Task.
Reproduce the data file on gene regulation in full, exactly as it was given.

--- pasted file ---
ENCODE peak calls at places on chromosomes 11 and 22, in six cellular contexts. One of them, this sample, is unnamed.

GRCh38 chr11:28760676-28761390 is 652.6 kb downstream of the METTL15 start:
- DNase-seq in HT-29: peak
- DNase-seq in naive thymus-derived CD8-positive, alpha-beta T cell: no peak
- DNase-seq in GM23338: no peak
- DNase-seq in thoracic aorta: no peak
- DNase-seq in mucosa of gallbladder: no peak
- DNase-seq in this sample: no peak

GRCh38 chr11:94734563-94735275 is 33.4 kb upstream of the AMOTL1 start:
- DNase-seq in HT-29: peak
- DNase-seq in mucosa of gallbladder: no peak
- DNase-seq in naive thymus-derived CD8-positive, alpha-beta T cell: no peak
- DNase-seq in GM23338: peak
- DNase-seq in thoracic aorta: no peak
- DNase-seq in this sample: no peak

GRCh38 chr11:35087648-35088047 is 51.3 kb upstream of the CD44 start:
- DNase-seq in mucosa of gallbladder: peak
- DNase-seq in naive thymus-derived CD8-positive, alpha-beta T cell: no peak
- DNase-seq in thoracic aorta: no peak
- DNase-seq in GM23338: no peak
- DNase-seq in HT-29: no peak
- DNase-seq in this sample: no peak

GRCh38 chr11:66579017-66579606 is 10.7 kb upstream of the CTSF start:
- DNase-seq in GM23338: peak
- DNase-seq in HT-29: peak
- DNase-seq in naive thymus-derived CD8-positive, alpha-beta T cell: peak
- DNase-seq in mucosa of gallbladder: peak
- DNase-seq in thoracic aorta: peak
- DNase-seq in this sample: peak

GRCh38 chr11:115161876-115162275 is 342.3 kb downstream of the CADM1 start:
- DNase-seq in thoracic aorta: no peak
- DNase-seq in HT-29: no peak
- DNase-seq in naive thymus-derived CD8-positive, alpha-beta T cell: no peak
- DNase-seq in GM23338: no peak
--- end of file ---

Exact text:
ENCODE peak calls at places on chromosomes 11 and 22, in six cellular contexts. One of them, this sample, is unnamed.

GRCh38 chr11:28760676-28761390 is 652.6 kb downstream of the METTL15 start:
- DNase-seq in HT-29: peak
- DNase-seq in naive thymus-derived CD8-positive, alpha-beta T cell: no peak
- DNase-seq in GM23338: no peak
- DNase-seq in thoracic aorta: no peak
- DNase-seq in mucosa of gallbladder: no peak
- DNase-seq in this sample: no peak

GRCh38 chr11:94734563-94735275 is 33.4 kb upstream of the AMOTL1 start:
- DNase-seq in HT-29: peak
- DNase-seq in mucosa of gallbladder: no peak
- DNase-seq in naive thymus-derived CD8-positive, alpha-beta T cell: no peak
- DNase-seq in GM23338: peak
- DNase-seq in thoracic aorta: no peak
- DNase-seq in this sample: no peak

GRCh38 chr11:35087648-35088047 is 51.3 kb upstream of the CD44 start:
- DNase-seq in mucosa of gallbladder: peak
- DNase-seq in naive thymus-derived CD8-positive, alpha-beta T cell: no peak
- DNase-seq in thoracic aorta: no peak
- DNase-seq in GM23338: no peak
- DNase-seq in HT-29: no peak
- DNase-seq in this sample: no peak

GRCh38 chr11:66579017-66579606 is 10.7 kb upstream of the CTSF start:
- DNase-seq in GM23338: peak
- DNase-seq in HT-29: peak
- DNase-seq in naive thymus-derived CD8-positive, alpha-beta T cell: peak
- DNase-seq in mucosa of gallbladder: peak
- DNase-seq in thoracic aorta: peak
- DNase-seq in this sample: peak

GRCh38 chr11:115161876-115162275 is 342.3 kb downstream of the CADM1 start:
- DNase-seq in thoracic aorta: no peak
- DNase-seq in HT-29: no peak
- DNase-seq in naive thymus-derived CD8-positive, alpha-beta T cell: no peak
- DNase-seq in GM23338: no peak